What’s Up with xTuple—and Open Source ERP?

P.J. Jakovljevic – April 30, 2012

While Virginia might have seen its share of controversy over the recent laws on women’s reproductive rights, the region’s business and entrepreneurial climate is undisputed owing to vibrant enterprise applications vendors. One such vendor is Deltek—long reported by TEC as the enterprise resource planning (ERP) leader in the government contracting sector (see the most recent post on the vendor), while another is abas-USA, an innovative manufacturing ERP vendor that leverages a multiplicity of popular open source and proprietary technologies (see the recent article on the innovative vendor).

This article features the third vendor from the same neck of the woods, xTuple(formerly OpenMFG), which recently turned 10 years young. As a commercial open source company, xTuple works with a global community of tens of thousands of professional users. Customers can tailor the vendor’s solutions with multi-platform support for Apple Mac, Microsoft Windows, Linux and mobile devices, and take advantage of flexible and transparent licensing and pricing options. xTuple targets mid-market enterprises and smaller organizations with solutions that are an alternative to the typical older, larger and significantly more expensive and complicated traditional ERP solutions (on proprietary technologies).

xTuple: Current State of Affairs

Needless to say, the ERP software vendor xTuple, whose technology stack comprises open source technologies (e.g., PostgreSQL database, Qt desktop client, and much more recently the open source SproutCore HTML5 framework for data-intensive desktop and mobile clients), has seen much expansion in its business and customer base since its inception. The company reported a 35 percent growth in 2011 and currently has more than 300 paying customers (each with 20 users, on average) and nearly a million downloads of its freePostBooks accounting software edition to date.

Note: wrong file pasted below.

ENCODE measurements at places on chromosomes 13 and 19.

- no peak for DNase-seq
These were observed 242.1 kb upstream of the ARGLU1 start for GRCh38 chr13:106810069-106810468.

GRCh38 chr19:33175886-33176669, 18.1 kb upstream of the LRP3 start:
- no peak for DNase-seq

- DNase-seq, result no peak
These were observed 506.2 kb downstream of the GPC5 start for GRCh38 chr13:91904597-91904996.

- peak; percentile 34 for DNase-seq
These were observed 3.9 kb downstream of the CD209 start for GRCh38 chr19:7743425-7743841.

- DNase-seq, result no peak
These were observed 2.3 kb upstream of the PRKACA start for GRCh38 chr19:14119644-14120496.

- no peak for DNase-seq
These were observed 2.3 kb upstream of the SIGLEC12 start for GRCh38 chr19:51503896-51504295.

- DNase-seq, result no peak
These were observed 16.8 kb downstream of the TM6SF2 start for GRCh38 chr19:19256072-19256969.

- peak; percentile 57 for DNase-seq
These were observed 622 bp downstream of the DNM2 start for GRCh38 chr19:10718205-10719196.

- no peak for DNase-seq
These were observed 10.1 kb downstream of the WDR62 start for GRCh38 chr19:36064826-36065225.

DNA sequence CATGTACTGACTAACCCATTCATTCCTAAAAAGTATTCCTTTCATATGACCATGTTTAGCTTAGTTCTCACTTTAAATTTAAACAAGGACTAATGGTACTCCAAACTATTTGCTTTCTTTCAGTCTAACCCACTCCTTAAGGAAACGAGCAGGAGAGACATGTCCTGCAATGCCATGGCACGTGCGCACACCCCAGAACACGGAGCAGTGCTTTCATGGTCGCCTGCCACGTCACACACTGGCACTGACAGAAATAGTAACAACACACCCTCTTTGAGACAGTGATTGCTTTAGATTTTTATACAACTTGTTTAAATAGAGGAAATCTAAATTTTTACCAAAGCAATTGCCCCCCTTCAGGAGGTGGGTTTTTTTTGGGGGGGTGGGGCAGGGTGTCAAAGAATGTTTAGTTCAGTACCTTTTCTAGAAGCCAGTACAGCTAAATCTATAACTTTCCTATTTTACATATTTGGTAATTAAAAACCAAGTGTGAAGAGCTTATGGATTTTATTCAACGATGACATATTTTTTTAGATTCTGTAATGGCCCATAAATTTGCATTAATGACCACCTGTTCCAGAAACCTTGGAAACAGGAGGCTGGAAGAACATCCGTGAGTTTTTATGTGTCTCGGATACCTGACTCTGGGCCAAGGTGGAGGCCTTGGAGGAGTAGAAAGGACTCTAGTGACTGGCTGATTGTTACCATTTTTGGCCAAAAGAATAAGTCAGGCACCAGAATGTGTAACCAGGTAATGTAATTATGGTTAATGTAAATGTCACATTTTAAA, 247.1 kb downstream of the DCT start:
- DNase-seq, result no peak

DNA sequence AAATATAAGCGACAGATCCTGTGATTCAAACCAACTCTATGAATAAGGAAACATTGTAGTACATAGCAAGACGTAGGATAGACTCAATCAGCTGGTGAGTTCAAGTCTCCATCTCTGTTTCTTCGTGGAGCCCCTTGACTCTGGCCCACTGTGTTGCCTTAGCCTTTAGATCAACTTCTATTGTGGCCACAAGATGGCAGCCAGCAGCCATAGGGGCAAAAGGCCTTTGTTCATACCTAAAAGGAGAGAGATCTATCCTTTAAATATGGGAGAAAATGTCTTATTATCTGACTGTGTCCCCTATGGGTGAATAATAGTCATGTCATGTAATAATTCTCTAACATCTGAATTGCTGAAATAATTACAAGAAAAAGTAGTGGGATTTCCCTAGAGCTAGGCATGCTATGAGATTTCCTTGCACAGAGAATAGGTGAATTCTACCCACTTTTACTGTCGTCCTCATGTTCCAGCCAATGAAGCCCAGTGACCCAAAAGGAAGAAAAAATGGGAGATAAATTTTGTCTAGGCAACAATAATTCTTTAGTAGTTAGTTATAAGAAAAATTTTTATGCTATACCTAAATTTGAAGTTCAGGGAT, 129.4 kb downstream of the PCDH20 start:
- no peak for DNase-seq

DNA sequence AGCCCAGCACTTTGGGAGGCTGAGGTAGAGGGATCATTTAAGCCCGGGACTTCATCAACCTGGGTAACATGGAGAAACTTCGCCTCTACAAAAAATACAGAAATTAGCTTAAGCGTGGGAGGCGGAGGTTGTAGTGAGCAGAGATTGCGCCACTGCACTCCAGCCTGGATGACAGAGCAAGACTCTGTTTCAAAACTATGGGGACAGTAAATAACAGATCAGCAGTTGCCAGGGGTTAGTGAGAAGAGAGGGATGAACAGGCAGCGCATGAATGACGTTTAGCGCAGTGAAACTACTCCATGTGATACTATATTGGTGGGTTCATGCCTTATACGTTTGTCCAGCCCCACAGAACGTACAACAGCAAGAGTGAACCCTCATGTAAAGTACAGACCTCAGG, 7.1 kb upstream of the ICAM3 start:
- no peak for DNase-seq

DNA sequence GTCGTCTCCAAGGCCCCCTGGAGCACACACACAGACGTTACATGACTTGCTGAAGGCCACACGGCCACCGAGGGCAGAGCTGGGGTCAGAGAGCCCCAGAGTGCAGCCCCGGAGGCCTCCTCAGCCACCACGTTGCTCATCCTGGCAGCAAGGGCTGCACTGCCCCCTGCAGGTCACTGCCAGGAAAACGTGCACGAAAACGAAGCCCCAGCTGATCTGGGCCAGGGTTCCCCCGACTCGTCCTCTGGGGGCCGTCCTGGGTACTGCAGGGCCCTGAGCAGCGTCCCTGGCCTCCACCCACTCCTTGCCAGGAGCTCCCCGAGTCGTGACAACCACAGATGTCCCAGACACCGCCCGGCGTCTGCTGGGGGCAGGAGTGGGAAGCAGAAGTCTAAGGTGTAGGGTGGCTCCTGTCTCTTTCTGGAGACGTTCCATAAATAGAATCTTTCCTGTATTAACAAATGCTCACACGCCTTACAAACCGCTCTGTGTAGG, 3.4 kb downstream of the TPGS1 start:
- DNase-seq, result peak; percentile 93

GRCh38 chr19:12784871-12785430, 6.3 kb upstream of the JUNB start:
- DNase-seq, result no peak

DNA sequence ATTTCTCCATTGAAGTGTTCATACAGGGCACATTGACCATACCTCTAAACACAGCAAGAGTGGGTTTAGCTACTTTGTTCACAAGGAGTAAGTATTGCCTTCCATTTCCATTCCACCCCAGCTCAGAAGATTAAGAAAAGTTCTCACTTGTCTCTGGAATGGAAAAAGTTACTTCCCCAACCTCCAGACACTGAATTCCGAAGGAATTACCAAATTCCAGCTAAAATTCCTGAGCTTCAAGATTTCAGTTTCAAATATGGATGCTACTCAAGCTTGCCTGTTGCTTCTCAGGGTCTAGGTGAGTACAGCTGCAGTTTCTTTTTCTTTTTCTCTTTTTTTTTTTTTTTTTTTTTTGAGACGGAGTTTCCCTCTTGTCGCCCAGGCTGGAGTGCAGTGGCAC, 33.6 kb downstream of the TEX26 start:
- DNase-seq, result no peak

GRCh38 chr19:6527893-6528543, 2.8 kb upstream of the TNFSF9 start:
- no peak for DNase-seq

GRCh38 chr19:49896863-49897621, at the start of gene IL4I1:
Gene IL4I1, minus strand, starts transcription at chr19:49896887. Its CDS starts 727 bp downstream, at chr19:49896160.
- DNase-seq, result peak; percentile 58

xTuple’s direct customers are concentrated in North America and Latin America with local partners in other regions worldwide. The vendor’s ecosystem now includes more than 50 partners and translations in 25 languages. In addition, xTuple currently has 27 employees and expects to grow to around 40 by the end of 2012. Most of its employees are in the headquarters in Norfolk, Virginia, where xTuple owns and has been renovating a 10,000 sq-ft 1940s-era bank building. The vendor also has employees working remotely throughout the U.S.

In 2011 xTuple delivered three major product releases (3.6, 3.7 and 3.8 in its modest version numbering system) and many minor ones. The xTuple offering is available in the aforementioned PostBooks (free download) and commercially licensed Standard and Manufacturing Editions. The vendor also introduced the following two new commercial editions:

  1. Project Edition—project accounting plus Standard Edition
  2. Enterprise Edition—Manufacturing, Project, Web portal, Fixed Assets, xTuple Connect (formerly Batch Manager) data integration, plus the new Advanced Commissions module

See the company’s Web site for functional comparison and pricing of these ERP offerings. Last but not least, xTuple continues its push into the distribution market.

Never a Dull Moment with Ned Lilly, xTuple CEO

What follows below is a candid discussion with Ned Lilly, xTuple’s chief executive officer (CEO), president and co-founder. Lilly is no stranger to TEC; here is an engaging article with Lilly from 2008. He is very well versed in current market trends and is not loath to engaging in friendly, competitive banter (Lilly also publishes the popular The ERP Graveyard Blog, tracking the once-rampant ERP vendor consolidation at http://www.erpgraveyard.com/). See xTuple’s bios of its top management as well as this article on Ned Lilly and the idea behind starting xTuple.

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About fblauer

Fred Blauer is a senior consultant with more than 20 years of experience providing information systems consulting, ERP implementation, syste
This entry was posted in Accounting/ERP, Business open source, xtuple. Bookmark the permalink.

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